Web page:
IFA has not officially commenced but, as was expected, Samsung has already stolen the show. The Galaxy maker revealed its lineup of new devices at an event held a day before the start of the biggest consumer electronics trade show in Europe, with the Galaxy Tab 7.7 and Galaxy Note grabbing all the attention.
Galaxy Tab 7.7 is the latest version of Samsung's 7-inch tablet, launched exactly a year ago, at IFA 2010. Still, the differences between the first Tab and today's model reveal just how much the market has changed in one year's time. The Galaxy Tab 7.7 is apparently slimmer, lighter, more solid and up-to-date. But the most impressive element is the display.
The Amazing Super AMOLED
We are talking about a Super AMOLED Plus screen, just like the one found on the Galaxy S II smartphone, but of course, with a significantly bigger diagonal. There is no question the Galaxy Tab 7.7 screen blows away the competition, including the iPad 2 and Samsung's own Galaxy Tab 10.1. The Super AMOLED on the Tab 7.7 is exceptionally brighter and its colors are impressively bold and surgically sharp. We took the Tab around Samsung's pavilion, even outside, in order to expose it to direct sunlight (it was an exceptionally bright and sunny day in Berlin) and the stark contrast held up in all lighting conditions.
Galaxy Tab 7.7 responds precisely to finger touch and movements characteristic for multitouch. Still, touch responses are not momentary and we noticed slight late tablet response when we zoomed in or scrolled web sites with several Flash elements.
Samsung representatives told us that the products on display were not yet the final versions of the tablet and promised that the 1.4GHz dual-core processor would perform all actions fantastically once the tablet hits the market.
This 7.7-inch Honeycomb tablet will ship with Android OS 3.2 and will have a TouchWiz UX user interface. TouchWiz UX really does significantly improve "pure" Honeycomb at a functional level, just like Sense UI did for the HTC Flyer and Gingerbread. Both UIs smooth out rough edges and add flourishes that Google should port to Android, and actually have in the past. The resizable widget feature in Honeycomb 3.1 was on the first version of TouchWiz UX we tested on the Galaxy Tab 10.1 back at CTIA last spring.
The fact that the Galaxy Tab 7.7 weighs only .7 pounds will be a major selling point, along with the fact that it is only .3-inches thick. Despite a solid metal casing, it feels very comfortable when held, and is rather easy to handle and carry, similar to an eReader.
Interestingly, we still have not come across Galaxy Tab 8.9 anywhere at the tradeshow. Could the Galaxy Tab 7.7 be a market replacement for the Tab 8.9?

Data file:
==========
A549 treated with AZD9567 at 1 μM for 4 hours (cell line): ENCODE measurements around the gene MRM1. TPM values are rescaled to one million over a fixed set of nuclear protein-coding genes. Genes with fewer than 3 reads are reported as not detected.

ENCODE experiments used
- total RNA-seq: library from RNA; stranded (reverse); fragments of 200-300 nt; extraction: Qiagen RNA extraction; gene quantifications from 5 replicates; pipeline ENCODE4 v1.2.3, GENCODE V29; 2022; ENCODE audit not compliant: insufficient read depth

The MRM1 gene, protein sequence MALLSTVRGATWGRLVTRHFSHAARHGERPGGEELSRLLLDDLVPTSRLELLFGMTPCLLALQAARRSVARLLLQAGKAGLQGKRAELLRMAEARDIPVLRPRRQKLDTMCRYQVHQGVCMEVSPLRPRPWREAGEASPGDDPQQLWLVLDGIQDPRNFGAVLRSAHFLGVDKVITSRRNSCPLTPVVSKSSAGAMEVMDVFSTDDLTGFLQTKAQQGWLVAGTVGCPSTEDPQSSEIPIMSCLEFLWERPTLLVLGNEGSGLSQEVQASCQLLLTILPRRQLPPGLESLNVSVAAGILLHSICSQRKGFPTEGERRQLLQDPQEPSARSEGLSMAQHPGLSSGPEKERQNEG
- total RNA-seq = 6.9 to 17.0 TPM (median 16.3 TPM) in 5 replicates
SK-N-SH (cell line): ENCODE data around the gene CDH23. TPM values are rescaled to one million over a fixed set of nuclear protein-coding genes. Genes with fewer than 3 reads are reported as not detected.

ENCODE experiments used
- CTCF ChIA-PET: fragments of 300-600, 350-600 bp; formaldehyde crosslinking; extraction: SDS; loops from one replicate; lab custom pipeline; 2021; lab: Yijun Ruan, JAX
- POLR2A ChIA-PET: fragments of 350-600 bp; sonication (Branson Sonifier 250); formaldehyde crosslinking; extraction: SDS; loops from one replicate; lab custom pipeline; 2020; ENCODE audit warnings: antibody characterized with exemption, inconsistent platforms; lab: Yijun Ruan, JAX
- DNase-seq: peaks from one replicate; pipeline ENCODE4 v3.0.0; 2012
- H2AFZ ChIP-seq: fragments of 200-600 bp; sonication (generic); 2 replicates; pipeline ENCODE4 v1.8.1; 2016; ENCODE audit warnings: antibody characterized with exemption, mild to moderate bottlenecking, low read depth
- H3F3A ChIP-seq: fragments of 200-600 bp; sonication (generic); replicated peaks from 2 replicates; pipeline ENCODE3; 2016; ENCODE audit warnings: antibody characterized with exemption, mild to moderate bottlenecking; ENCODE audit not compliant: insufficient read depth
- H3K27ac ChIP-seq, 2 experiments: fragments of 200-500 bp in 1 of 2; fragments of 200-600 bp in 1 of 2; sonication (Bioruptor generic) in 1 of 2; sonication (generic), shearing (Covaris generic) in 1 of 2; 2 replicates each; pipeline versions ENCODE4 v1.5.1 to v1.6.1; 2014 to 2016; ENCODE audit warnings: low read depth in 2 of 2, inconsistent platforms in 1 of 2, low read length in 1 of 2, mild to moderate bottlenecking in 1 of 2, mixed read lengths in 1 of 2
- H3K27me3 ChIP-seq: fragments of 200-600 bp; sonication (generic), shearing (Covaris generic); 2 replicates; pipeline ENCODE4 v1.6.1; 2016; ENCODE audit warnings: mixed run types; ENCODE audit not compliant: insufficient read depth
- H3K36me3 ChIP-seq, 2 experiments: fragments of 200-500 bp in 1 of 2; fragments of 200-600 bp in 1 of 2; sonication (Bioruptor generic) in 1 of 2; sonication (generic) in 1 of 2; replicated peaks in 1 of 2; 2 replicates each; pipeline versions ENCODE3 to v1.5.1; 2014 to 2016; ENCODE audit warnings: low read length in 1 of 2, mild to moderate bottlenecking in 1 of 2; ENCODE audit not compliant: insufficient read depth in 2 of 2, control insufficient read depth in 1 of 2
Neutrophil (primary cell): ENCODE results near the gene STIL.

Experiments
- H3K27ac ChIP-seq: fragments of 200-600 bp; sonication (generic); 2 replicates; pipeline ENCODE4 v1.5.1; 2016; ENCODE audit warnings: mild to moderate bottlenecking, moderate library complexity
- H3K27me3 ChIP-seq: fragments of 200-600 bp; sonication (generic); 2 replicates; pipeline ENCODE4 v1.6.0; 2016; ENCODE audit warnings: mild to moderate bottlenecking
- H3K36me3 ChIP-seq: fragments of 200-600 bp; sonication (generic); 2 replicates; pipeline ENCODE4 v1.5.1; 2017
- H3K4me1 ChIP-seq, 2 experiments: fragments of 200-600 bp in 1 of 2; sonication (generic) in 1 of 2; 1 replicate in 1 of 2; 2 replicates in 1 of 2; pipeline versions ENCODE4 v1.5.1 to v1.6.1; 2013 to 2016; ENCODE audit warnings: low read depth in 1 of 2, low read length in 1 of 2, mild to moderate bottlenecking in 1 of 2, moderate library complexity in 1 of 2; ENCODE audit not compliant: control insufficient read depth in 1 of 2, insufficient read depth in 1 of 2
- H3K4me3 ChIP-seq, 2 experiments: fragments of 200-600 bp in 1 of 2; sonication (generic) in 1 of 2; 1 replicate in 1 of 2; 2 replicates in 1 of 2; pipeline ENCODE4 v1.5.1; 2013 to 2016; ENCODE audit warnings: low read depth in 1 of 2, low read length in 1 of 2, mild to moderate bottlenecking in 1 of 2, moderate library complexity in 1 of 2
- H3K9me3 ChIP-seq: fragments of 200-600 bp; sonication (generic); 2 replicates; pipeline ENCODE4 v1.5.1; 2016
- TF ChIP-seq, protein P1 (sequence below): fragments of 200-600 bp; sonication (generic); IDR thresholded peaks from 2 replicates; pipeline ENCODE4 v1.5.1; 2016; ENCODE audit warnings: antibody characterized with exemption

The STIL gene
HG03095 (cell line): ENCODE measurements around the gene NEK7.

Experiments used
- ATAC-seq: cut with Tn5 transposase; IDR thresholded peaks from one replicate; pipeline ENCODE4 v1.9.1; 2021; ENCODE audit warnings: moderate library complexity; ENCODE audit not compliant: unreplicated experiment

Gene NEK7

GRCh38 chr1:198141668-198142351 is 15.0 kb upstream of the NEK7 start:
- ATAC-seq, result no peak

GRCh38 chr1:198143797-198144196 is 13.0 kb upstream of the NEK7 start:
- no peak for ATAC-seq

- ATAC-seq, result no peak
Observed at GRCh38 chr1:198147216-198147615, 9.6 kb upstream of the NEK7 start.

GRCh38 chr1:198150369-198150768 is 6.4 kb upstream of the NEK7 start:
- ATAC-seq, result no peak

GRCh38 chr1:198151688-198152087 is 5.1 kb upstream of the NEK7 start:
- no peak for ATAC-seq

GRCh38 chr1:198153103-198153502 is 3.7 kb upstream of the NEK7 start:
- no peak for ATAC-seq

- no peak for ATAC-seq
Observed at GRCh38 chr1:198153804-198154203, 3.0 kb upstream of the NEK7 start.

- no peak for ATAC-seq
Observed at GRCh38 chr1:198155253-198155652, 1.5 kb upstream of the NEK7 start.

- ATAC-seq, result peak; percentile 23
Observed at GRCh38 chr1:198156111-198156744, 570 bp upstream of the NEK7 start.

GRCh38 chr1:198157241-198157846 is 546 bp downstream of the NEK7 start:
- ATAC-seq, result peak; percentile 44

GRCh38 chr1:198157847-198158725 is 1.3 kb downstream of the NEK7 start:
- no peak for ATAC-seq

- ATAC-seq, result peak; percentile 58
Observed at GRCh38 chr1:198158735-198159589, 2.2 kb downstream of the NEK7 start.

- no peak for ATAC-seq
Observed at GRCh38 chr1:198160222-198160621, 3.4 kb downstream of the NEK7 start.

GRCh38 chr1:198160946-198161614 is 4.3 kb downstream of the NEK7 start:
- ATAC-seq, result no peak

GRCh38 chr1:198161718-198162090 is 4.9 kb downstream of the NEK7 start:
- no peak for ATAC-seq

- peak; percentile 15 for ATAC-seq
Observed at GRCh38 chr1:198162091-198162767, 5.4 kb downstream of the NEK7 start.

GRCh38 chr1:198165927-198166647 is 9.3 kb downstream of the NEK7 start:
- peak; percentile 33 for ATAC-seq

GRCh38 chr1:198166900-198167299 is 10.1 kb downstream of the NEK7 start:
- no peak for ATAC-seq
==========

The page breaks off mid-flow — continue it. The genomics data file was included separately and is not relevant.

An Android PDA
Galaxy Note also got a lot of attention today, and we are still not sure what to make of it. It's not a tablet. Nor is it a smartphone. According to Samsung representatives, it is simply an "electronic notebook" that can be used as a cell phone and a tablet at the same time. Of course, what makes it a notebook in the non-technical sense is the fact that it comes with a pressure sensitive stylus, which is used for creating notes, drawing on the display and snapping screenshots – just like the HTC Flyer.
Galaxy Note has a 5.3-inch Super AMOLED screen, but its unusual diagonal does not make it stand out compared to the Galaxy S II smartphone. This additional inch seems a lot bigger on paper than it actually is in real life, giving us the impression that the Galaxy Note is more like a smartphone, at least at a glance.
Of course, a pen is not something we would expect to use with a smartphone, not by today's standards. Still, the Galaxy Note is too small to be considered a tablet, at least by our measurements. Compared to this device, Galaxy Tab 7.7 seems like a giant. And also, the Galaxy Note can be used to make phone calls.
Another Great Display
The Samsung Galaxy Note's Super AMOLED screen is very convincing, and screen imaging is exceptionally sharp with vivid colors. Still, when exposed to direct sunlight a bit of the contrast is lost, but not to any great extent. The Samsung Galaxy Note is very slim (a little less than .4 inches), but not too light for its size– it weighs .4 pounds, which is a good weight for advice of such size, making it feel comfortable and natural when held.
What impressed us is Galaxy Note's exceptional speed, which is due to its 1.4GHz dual-core processor. Everything runs smoothly on this device, apart from zooming in and scrolling web sites with many Flash elements. Once again, Samsung said that this would be solved once the product is finalized.
The S Pen application for creating notes is well elaborate and we especially loved the fact that it can be used when the device is in portrait position as well as landscape. However, the pen is quite small, and it has to be in order to dock into the device. Though, it seems that writing on the screen would be more practical if it were a little bit thicker and longer. Samsung did not disclose the pen technology, which leads us to wonder if it is an in-house design.
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